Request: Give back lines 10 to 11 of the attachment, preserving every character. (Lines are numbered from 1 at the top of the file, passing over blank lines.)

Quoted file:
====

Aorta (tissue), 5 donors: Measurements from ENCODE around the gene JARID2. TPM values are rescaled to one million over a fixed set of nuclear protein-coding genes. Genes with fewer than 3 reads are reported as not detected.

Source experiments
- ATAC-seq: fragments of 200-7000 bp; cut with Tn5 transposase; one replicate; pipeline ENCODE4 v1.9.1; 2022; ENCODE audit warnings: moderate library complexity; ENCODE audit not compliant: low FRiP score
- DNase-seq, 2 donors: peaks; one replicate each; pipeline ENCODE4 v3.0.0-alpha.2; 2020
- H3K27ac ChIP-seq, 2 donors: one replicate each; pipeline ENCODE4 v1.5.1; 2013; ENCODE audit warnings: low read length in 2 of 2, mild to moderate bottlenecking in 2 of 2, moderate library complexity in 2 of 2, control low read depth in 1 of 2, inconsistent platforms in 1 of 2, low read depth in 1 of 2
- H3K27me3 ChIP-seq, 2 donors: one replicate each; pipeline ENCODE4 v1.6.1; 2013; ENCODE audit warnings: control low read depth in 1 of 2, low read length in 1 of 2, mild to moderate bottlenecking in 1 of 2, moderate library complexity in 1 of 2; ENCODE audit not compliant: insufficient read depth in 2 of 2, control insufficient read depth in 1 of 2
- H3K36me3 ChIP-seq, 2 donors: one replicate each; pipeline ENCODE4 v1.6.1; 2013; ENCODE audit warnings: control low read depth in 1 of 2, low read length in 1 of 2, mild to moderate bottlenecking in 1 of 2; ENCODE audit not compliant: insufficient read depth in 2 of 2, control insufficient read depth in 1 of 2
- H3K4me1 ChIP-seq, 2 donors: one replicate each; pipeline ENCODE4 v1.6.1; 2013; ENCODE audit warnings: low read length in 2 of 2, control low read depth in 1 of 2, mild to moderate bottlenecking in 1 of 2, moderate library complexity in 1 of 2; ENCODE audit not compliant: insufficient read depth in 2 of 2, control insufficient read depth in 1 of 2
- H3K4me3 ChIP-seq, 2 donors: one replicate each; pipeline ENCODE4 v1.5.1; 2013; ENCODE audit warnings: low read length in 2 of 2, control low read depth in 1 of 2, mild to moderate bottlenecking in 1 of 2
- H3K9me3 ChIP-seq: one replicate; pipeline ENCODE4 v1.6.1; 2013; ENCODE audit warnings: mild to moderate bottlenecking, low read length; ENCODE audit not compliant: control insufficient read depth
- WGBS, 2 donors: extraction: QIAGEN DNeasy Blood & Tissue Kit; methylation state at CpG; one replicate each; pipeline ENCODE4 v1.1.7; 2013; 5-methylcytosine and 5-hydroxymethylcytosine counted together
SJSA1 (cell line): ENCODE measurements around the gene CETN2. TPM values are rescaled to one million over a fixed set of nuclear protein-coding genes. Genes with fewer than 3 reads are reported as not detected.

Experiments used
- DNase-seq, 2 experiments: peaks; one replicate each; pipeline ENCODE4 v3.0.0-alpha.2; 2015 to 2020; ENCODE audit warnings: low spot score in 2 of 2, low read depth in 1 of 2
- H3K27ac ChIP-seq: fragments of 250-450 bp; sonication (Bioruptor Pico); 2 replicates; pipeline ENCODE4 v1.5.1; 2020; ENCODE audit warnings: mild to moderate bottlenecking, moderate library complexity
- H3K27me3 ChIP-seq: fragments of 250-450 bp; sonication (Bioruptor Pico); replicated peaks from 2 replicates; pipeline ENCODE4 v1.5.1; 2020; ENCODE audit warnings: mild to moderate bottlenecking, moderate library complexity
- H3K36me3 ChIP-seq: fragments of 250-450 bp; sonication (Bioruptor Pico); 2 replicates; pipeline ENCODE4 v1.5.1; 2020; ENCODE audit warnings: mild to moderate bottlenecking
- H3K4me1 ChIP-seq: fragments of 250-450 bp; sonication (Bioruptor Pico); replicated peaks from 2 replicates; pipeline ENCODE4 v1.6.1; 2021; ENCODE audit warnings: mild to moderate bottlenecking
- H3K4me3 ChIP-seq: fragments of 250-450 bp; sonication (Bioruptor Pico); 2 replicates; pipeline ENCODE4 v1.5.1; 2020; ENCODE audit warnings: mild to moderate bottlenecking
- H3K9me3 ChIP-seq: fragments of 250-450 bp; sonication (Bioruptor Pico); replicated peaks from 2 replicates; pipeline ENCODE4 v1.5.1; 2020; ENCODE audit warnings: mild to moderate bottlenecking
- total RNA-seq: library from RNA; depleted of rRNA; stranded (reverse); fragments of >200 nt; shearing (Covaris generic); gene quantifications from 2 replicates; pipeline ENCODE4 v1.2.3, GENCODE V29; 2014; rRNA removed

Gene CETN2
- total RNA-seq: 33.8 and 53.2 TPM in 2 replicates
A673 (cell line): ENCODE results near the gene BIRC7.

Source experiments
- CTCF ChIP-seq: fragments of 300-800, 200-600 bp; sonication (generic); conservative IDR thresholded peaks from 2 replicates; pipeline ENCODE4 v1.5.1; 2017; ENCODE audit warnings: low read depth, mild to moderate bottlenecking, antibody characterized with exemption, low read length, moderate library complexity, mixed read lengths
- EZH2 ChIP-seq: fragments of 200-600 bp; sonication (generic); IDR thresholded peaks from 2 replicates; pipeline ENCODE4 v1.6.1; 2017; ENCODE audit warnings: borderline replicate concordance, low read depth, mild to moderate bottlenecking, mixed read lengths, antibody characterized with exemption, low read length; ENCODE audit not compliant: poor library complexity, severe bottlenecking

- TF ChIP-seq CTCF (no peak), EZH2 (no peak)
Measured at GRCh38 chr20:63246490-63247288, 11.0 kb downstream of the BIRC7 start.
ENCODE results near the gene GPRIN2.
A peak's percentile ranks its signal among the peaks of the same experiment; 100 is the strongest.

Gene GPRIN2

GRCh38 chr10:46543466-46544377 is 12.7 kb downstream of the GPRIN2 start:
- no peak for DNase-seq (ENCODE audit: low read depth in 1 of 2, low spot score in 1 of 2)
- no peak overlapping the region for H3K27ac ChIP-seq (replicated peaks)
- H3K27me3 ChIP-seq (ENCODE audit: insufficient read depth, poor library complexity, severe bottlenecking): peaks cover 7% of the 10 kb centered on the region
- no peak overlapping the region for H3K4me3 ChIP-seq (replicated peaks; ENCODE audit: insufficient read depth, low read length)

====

- H3K9me3 ChIP-seq: one replicate; pipeline ENCODE4 v1.6.1; 2013; ENCODE audit warnings: mild to moderate bottlenecking, low read length; ENCODE audit not compliant: control insufficient read depth
- WGBS, 2 donors: extraction: QIAGEN DNeasy Blood & Tissue Kit; methylation state at CpG; one replicate each; pipeline ENCODE4 v1.1.7; 2013; 5-methylcytosine and 5-hydroxymethylcytosine counted together